Appendix B.2



Listed by Body System



1. Pain  

Pain can precipitate virtually any behavior, the two most obvious of which are 

self-injurious and  aggressive behaviors.  When an individual develops  a 

behavior in which he/she is hitting a particular body part, it is wise to examine 

that body part.  Previous trauma may be a precipitator of behaviors related to 

pain.  An individual could become aggressive when they are experiencing pain as

a result of their lack of understanding of what pain is and how to seek relief. 

a.  Behaviors such as  agitation, pacing and  running away can also  be

precipitated by pain.  Individuals with pain from any source may also

display a variety of sleep disturbances. 

b.  Also to be considered when evaluation such behaviors is the phenomenon of counter stimulation.  The dentist uses this when injecting lidocaine into the 

mouth.  The dentist will  shake your lip to provide counter stimulation. 

This provides additional stimulation for the nerves and the brain to process,

thus lessening the experience of pain at the injection site.  The individual 

with MR/DD  may be providing him or herself with some counter 

stimulation, potentially far from the site of the pain, in an effort to gain 

relief from the pain or discomfort. 

2.  Medication Effects,  Medication Side Effects and Medication Toxicity 

Medication effects, side effects, and toxic effects can precipitate many behaviors

with the most common being  aggression and  agitation or motor restlessness

(sometimes  called hyperactivity).   Self-injurious behaviors and  altered sleep

patterns can also be related to medication effects.  The direct care staff must be

informed when making any medication change for the individual, indicating to

the staff that observation is required and any changes in the behavior of the 

individual need to be reported. 

a.  Many of these behaviors will be due to a direct effect of the medications. 

The most obvious example of this would be over-sedation from the use of a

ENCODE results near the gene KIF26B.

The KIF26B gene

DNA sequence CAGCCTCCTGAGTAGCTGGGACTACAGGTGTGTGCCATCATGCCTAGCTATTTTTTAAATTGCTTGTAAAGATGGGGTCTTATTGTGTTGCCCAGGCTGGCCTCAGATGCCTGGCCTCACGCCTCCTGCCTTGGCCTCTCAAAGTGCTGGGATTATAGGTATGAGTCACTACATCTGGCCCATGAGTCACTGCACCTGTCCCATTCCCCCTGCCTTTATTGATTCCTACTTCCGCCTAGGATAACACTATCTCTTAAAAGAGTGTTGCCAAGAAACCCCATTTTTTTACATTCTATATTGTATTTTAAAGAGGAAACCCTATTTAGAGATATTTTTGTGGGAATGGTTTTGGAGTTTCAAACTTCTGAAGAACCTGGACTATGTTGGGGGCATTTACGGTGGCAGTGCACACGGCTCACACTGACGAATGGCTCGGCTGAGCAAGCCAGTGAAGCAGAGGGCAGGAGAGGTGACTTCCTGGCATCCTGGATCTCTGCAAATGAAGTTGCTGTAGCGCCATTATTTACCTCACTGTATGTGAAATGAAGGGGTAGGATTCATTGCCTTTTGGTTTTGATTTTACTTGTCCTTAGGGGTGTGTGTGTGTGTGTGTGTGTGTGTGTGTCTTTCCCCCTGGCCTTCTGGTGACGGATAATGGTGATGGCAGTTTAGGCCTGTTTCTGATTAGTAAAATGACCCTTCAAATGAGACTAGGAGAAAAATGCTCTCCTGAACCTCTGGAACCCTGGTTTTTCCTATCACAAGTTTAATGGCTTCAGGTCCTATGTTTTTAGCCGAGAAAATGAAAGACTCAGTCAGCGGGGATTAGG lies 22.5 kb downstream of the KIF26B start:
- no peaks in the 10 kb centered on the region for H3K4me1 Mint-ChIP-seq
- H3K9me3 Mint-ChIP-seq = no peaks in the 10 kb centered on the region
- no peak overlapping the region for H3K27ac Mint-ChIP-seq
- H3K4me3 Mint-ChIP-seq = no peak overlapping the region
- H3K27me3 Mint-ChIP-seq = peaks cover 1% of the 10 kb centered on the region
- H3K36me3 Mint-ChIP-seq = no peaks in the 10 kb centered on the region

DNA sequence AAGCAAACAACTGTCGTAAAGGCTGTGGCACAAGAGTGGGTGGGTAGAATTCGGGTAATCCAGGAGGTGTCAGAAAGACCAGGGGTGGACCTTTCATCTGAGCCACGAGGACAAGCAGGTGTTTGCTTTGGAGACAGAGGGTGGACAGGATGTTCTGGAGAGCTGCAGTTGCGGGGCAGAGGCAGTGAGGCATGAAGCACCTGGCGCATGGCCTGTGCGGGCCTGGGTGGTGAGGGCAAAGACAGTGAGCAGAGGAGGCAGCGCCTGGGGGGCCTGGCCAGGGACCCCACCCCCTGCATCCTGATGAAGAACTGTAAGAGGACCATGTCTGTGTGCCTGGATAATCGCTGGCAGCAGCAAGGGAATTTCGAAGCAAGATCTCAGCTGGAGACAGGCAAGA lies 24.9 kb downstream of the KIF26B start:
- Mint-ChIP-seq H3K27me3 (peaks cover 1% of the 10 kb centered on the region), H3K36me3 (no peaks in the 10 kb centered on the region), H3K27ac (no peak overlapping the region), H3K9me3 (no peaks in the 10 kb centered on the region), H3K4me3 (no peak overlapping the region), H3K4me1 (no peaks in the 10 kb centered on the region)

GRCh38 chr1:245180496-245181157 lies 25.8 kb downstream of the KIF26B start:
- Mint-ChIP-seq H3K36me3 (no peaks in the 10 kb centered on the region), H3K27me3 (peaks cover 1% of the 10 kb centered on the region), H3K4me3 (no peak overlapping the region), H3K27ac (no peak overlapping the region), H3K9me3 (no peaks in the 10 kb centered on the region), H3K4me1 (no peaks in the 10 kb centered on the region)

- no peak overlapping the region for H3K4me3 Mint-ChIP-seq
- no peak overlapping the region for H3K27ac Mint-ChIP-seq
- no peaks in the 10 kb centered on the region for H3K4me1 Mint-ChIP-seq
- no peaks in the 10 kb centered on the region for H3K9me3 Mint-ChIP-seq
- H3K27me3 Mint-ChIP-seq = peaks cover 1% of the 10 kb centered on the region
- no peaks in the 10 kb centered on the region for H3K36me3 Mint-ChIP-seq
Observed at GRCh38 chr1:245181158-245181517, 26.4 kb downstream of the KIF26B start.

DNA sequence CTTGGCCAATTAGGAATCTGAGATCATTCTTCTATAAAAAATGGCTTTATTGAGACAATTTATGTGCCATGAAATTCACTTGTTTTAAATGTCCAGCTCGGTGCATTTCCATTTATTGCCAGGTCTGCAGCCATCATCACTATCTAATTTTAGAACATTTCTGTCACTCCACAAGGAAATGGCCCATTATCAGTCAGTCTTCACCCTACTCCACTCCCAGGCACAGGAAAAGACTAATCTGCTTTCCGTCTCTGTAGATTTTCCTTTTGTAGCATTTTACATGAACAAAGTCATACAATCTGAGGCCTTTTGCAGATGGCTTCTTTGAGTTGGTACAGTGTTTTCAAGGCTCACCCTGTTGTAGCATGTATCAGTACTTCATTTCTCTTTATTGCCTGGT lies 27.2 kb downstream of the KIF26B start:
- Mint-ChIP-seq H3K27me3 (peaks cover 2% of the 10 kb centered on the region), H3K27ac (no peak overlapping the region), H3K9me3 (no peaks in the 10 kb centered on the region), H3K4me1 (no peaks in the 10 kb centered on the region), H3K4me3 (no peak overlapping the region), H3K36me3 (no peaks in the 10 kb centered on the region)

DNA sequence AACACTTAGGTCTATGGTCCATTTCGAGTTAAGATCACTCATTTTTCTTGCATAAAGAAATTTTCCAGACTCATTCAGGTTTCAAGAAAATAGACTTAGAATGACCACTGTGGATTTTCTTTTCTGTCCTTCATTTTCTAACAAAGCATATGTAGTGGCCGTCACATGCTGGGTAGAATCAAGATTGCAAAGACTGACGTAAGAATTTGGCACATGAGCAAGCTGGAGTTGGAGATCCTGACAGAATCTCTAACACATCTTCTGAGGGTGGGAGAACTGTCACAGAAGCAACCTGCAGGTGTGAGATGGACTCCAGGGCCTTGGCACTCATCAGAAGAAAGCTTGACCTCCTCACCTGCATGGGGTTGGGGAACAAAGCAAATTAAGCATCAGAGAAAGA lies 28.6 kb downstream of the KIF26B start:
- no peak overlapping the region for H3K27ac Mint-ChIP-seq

medication to sedate an individual. 

b. Side  effects of medications precipitating behavior  problems  are a common

phenomenon.  Akasthisia is a  commonly recognized example and is 

generally expressed as agitation and/or motor restlessness.  Sedation from 

medication not used for sedation is another example. 

c. Toxic effects also may precipitate behaviors.  Most frequently, these effects

result in an altered sensorium and loss of coordination.  The individual may

appear “drunk” or “ill”. 

d.  Finally, remember that one  medication  may affect  another medication and 

may cause any of the above effects. 


1. Headaches 

The expression of headache pain may be through any behaviors, but should be 

considered when head-banging or hitting behaviors occur. 

a. Seizures.  The relationship between seizures and behavior is an 

exceeding important one.  Individuals with MR/DD do not, by definition, 

have a normal central nervous system.  Individuals with diagnosed 

temporal lobe seizures may have ictal, postictal and interictal aggressive


i.  Ictal (seizure) aggression may be manifest as  unpredictable

outbursts of rage or aggression.  Unilateral motor manifestations

of the seizure may precede the aggression, as  may autonomic


ii.  Postictal aggression may occur while the individual is disoriented 

and may be directed at  the caregivers that are  attempting to 

provide aid to the individual. 

iii.  During acts of  interictal aggression, the individual is alert and 

attentive.  All of the other signs of seizure activity are absent.